• 4 fresh sage leaves chopped, plus extra for frying
  • 1 tsp double concentrated tomato paste see note
  • 1/3 cup white wine italian preferred
  • 1 cup parmigiano reggiano grated

Instructions

  • Bring a large pot of well salted water to a boil over high heat. Add your pasta and cook to 1 minute before the package time. Sprinkle a little salt on your chicken livers at the same time. (Note the photo here is pre-chopped, your liver should be more chopped than this).
    Sage and Chicken Liver Ragù Recipe | www.iamafoodblog.com
  • While the pasta is cooking, heat up your oil in a large non stick skillet over medium heat. If you are going to fry sage leaves, drop them carefully in the oil for 30 seconds per side, then remove to a paper towel to drain.
    Sage and Chicken Liver Ragù Recipe | www.iamafoodblog.com
  • Cook the shallot and guanciale until the shallots are translucent, about 2 minutes. Add the garlic and chopped sage. Cook until the garlic is fragrant, stirring frequently so the garlic doesn’t burn, 1-2 minutes.
    Sage and Chicken Liver Ragù Recipe | www.iamafoodblog.com
  • Add the tomato paste and continue to stir. Cook until the tomato paste has darkened slightly, 1-2 minutes.
    Sage and Chicken Liver Ragù Recipe | www.iamafoodblog.com
  • Add the liver and wine, turning the heat up to medium-high. Crush the liver into tiny bits if needed. Once the wine has reduced by half (about 2 minutes), add most of the cheese, toss to mix lightly, then reduce the heat to low while you wait for the pasta to finish. Taste and season the sauce with salt and pepper.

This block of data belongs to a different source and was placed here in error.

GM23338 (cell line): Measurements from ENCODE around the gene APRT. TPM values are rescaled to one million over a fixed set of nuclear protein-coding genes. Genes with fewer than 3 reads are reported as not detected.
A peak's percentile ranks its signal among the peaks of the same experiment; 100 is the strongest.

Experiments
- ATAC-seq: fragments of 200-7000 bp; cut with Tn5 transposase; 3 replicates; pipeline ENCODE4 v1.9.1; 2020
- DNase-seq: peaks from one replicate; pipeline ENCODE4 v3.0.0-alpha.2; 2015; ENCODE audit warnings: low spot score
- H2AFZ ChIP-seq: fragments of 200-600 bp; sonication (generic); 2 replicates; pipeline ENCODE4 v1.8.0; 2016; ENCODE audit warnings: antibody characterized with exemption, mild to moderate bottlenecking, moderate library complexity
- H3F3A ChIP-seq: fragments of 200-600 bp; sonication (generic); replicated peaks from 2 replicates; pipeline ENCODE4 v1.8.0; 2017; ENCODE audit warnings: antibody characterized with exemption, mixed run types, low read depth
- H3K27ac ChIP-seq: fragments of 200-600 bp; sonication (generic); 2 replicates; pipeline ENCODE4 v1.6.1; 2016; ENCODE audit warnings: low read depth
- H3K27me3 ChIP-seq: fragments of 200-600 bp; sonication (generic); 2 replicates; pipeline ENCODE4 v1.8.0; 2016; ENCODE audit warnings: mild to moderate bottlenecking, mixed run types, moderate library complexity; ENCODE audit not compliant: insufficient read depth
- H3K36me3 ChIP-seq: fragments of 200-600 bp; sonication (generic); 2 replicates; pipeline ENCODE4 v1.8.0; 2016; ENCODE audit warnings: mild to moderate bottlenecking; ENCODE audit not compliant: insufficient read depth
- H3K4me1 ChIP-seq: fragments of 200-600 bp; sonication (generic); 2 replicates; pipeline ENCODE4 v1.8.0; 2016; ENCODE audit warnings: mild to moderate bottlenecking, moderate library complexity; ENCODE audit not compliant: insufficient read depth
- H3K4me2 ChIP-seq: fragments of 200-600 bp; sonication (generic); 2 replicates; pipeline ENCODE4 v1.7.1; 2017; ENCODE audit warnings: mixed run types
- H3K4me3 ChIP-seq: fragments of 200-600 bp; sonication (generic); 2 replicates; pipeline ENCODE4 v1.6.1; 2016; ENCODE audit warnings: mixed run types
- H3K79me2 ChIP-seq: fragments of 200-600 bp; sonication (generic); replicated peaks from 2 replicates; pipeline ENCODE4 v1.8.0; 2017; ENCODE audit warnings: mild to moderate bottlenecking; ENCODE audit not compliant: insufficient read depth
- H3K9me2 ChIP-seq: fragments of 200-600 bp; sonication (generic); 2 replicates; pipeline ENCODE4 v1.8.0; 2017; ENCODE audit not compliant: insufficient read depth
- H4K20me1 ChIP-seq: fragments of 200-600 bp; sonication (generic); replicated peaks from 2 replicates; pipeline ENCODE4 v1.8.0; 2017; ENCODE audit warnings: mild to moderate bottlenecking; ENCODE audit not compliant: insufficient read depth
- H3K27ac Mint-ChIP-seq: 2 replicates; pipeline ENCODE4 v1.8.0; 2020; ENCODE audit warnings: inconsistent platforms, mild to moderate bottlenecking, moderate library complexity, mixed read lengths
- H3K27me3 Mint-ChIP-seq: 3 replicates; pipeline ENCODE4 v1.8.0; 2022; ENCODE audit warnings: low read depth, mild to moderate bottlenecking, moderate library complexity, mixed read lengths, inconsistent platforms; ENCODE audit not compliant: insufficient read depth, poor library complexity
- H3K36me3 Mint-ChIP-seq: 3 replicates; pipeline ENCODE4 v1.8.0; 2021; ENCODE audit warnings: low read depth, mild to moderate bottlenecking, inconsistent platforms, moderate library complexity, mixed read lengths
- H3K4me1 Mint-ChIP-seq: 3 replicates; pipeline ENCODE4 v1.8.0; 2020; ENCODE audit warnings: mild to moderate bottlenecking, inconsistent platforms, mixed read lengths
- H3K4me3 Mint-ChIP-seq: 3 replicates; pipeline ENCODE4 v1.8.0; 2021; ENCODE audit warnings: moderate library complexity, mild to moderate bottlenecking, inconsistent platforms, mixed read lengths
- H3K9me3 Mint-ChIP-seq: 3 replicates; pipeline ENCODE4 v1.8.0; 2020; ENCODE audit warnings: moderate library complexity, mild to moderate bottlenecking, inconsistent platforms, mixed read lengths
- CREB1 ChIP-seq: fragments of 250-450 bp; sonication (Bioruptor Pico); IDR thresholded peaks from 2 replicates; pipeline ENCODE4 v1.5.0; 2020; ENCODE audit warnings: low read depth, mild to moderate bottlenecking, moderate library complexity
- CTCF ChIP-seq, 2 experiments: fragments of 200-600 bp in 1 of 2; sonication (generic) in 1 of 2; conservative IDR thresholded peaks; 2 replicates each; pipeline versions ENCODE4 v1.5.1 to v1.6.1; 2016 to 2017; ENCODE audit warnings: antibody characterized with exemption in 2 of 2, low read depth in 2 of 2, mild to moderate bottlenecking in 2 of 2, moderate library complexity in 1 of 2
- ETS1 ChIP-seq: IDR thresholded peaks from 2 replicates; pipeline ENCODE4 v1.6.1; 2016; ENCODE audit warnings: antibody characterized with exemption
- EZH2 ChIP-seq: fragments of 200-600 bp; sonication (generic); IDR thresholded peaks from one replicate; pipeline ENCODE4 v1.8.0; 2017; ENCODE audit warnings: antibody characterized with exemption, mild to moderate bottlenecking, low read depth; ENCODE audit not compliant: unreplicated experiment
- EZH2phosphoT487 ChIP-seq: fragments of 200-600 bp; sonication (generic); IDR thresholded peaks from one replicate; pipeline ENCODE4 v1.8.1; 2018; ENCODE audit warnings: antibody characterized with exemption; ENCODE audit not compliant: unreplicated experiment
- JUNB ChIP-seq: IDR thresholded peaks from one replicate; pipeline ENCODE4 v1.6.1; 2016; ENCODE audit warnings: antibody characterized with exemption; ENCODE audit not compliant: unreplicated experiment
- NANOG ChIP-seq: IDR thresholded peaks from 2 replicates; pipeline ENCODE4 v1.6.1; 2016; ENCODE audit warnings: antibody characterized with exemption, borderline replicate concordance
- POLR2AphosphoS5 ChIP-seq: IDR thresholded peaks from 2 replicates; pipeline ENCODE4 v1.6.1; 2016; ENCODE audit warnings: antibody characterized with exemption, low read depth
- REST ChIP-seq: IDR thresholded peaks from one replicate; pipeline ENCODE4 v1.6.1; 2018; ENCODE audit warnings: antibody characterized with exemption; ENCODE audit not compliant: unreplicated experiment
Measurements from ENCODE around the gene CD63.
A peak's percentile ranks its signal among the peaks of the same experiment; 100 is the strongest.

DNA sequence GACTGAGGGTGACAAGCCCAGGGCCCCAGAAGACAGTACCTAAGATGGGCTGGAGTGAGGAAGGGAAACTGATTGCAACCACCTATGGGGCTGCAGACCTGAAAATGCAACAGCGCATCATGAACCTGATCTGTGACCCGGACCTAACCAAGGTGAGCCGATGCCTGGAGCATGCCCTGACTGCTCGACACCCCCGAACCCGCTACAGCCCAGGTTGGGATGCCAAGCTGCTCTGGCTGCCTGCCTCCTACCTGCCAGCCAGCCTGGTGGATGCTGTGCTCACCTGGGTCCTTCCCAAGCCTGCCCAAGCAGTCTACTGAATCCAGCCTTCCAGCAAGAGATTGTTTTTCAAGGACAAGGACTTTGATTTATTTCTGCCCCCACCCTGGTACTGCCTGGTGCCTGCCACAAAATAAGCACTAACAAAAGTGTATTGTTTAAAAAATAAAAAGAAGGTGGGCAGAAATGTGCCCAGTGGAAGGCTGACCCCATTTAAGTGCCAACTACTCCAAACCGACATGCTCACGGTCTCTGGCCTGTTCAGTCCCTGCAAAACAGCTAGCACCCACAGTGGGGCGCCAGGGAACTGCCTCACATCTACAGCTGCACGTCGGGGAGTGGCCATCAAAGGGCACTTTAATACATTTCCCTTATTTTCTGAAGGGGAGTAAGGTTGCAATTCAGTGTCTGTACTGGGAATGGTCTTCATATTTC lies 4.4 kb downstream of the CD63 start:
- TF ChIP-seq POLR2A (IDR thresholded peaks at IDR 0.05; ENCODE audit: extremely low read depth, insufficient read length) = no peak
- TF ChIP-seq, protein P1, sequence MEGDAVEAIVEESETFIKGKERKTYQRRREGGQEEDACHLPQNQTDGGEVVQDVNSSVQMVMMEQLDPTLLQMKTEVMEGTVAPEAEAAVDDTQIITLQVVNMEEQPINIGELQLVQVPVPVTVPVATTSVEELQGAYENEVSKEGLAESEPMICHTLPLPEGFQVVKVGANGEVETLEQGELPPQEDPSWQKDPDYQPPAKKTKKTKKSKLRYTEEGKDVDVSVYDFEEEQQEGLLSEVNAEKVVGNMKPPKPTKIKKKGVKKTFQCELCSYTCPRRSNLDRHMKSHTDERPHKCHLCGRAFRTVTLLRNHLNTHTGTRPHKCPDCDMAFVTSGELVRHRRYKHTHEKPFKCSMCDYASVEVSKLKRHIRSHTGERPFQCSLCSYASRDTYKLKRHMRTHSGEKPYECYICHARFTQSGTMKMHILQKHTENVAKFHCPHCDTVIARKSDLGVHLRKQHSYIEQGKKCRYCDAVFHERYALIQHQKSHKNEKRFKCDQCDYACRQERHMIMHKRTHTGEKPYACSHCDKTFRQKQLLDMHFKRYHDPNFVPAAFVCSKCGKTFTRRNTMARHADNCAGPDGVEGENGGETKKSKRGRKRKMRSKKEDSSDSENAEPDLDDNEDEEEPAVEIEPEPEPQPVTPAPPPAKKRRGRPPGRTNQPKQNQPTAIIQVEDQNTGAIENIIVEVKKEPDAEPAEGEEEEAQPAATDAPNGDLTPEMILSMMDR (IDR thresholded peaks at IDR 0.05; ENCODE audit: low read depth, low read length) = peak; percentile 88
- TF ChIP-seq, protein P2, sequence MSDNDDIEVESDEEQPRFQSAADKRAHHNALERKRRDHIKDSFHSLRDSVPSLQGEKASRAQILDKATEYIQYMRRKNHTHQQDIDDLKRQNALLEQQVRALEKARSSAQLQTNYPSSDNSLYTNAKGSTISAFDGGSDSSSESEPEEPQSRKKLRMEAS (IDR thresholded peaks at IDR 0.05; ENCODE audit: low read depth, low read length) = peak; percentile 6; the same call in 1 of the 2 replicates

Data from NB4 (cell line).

Sage and Chicken Liver Ragù Recipe | www.iamafoodblog.com
  • Once the pasta has finished cooking, transfer it to the skillet using soft tongs or a spider. Alternately, reserve 1/2 cup of pasta water and drain the pasta, then transfer to skillet without rinsing. Turn the heat up on the skillet to medium high and toss until well coated. If the sauce seems dry, add pasta water, 1/4 cup at a time, as needed.
    Sage and Chicken Liver Ragù Recipe | www.iamafoodblog.com
  • Top with remaining cheese, black pepper, and sage leaves, if using.
    Sage and Chicken Liver Ragù Recipe | www.iamafoodblog.com

Notes

If you can't find guanciale, you can sub pancetta or bacon.
Use 2 tsp regular tomato sauce, but a tube of double concentrated tomato sauce can live in your fridge as needed. We love Mutti.
Inspired by https://www.internazionale.it/notizie/rachel-roddy/2019/02/27/ricetta-fettuccine-ragu-fegatini

5 Comments

  1. Smadar says:

    Looks great! How much pasta did you use? What’s the shape of pasta in the pictures called?

    1. Mike says:

      It’s about 6oz of mafalda corta in the photos.

      1. Smadar says:

        5 stars
        Thanks. Just made this tonight and it was one of the best things I’ve ever eaten. Thanks for the recipe!

  2. Love everything about this!

  3. Tiff says:

    this looks so delicious! i cannot wait to make it!